Ventotene, Italy

Aurora surveyed these island in 2008, 2009 and 2010, locating five Roman shipwrecks in one week

Ventotene is a small island in the Tyrrhenian Sea, off the coast of Campania, Italy. The island is volcanic in origin and measures approximately 3 kilometers in length and under 1 kilometer wide. Santo Stefano, a small uninhabited island is just 1.5 kilometers off Ventotene and is best known for the large prison which dominates its landscape.

In the Roman period, Ventotene was known as Pandataria (or Pandateria) as was best known as a place of exile for defiant Roman women from the noble classes. Emperor Augustus exiled his wayward daughter Julia the Elder in 2 BC. One may still observe the remains of Julia’s opulent villa on the island. Also of interest are the massive water galleries excavated so as to supply the villa with fresh water. The island also has a fine example of a Roman fish tank complex.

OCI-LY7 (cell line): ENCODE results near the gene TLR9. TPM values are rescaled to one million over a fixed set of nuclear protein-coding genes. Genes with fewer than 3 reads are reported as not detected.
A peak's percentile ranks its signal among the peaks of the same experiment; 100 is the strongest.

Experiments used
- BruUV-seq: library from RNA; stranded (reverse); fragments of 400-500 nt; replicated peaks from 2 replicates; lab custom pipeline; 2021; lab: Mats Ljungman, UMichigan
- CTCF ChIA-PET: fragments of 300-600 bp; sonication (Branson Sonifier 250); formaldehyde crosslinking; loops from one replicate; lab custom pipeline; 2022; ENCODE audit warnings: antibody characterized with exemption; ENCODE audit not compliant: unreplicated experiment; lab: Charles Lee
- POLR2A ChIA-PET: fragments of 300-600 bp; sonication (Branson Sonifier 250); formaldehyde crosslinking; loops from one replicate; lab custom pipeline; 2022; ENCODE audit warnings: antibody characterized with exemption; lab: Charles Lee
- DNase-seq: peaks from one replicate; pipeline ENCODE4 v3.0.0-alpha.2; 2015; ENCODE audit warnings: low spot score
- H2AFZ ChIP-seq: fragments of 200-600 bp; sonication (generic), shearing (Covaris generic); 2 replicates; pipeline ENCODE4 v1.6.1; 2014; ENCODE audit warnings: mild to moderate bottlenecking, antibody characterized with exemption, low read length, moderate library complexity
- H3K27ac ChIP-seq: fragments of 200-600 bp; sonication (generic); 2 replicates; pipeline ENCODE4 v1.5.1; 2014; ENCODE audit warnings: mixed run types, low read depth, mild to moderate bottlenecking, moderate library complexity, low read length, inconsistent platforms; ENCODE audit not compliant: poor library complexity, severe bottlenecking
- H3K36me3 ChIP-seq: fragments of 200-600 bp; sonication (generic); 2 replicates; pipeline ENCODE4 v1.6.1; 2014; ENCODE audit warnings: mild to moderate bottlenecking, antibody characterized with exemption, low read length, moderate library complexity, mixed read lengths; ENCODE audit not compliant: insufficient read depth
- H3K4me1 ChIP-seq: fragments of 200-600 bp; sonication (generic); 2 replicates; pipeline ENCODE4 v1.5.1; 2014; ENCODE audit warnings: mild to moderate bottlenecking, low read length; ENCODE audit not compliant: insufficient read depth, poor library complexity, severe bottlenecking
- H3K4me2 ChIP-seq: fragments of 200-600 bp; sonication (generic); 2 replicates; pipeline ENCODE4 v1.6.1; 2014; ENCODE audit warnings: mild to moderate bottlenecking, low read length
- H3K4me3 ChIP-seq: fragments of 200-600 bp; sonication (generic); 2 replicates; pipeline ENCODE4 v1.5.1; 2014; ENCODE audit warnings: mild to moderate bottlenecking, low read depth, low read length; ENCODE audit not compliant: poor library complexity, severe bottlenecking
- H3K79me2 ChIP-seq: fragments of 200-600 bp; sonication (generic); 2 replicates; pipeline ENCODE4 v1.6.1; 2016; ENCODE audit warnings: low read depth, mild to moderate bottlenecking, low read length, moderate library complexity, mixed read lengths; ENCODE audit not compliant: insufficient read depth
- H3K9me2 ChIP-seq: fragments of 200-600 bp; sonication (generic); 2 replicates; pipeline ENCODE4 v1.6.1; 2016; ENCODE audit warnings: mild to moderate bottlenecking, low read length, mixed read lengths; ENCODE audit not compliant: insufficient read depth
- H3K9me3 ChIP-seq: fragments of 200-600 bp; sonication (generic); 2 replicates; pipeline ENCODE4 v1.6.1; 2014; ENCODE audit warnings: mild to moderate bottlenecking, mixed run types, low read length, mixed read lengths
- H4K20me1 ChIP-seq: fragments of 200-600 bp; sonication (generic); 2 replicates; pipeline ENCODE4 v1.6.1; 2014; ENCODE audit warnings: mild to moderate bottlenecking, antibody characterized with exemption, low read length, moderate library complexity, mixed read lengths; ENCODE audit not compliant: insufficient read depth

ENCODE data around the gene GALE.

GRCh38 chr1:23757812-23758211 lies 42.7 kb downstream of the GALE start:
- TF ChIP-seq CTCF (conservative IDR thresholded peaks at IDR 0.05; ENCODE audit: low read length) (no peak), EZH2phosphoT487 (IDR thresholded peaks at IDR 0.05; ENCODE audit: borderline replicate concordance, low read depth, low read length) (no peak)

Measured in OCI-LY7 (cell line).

One of the most extraordinary structures on the island is the ancient Roman harbor. Over 60,000 cubic meters of Tufa were cut so as to create this artificial port complex. The main basin would have been just over 3 meters deep and would have offered shelter to small and medium sized vessels in all weather conditions. The main activities of this probably included the supply of the villas’ occupants as well as a safe haven for vessels which found themselves in distress whilst sailing in the area. A series of warehouses, moles and bollards can still be seen today.